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The stage is the district of Jagatsinghpur in the eastern state of Odisha (previously known as Orissa), which lies in between the state capital of Bhubaneshawar and the Bay of Bengal. On one side of the struggle are some 3,000 families who grow betel vines on small farms that dot a 4,000-acre parcel of mostly forested lands. Each plot generates $250 to $450 a month in income. One the other side is the Pohang Iron and Steel Company (POSCO) one of the world’s top five steel producers. It operates two of the world's biggest steelworks at Pohang and Gwangyang in South Korea. They produce some 31.2 million tons of crude steel a year and generate $21.5 billion in revenue. In June 2005, POSCO signed a memorandum of understanding with the government of Odisha to build a steel plant in Jagatsinghpur. The five-year agreement has expired, and a new agreement is currently being negotiated.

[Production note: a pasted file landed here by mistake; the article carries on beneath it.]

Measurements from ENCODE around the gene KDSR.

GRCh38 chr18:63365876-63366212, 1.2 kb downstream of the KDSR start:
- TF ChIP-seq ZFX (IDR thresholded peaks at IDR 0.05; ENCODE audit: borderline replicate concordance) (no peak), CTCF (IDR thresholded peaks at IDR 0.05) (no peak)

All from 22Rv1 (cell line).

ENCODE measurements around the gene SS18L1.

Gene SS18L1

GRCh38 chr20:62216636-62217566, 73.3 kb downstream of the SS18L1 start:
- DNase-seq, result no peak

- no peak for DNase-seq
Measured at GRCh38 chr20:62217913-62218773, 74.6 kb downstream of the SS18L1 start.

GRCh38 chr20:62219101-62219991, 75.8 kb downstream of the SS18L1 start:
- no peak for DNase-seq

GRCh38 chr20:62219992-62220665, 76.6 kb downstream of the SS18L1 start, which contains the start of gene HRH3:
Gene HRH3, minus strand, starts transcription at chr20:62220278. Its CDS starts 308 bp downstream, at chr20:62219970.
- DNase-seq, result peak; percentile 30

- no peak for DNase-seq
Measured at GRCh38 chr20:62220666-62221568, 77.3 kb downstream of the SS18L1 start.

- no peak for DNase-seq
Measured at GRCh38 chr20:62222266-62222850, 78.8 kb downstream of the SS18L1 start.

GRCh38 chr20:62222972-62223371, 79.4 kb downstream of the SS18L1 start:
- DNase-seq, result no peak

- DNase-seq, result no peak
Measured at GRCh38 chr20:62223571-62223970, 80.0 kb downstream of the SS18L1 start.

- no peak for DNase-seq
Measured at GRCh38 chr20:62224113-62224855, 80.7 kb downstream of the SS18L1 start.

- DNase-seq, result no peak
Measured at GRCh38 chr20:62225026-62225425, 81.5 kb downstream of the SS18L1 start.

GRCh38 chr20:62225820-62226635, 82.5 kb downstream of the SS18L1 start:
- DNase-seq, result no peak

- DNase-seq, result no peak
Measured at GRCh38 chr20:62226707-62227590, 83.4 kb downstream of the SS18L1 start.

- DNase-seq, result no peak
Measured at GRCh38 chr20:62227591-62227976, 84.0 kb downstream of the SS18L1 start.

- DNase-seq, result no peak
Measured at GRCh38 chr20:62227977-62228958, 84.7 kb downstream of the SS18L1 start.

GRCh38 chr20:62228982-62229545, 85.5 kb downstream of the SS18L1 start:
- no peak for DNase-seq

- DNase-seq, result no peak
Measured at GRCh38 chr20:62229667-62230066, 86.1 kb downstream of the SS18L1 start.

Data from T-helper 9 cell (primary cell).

"The local people do not have the expertise to work for us," a senior POSCO official told CorpWatch on condition of anonymity. "At best, we can offer jobs as gardeners or as daily wage [day laborers] during construction. But with a big project in their area, they will have ample scope to run small shops or become drivers."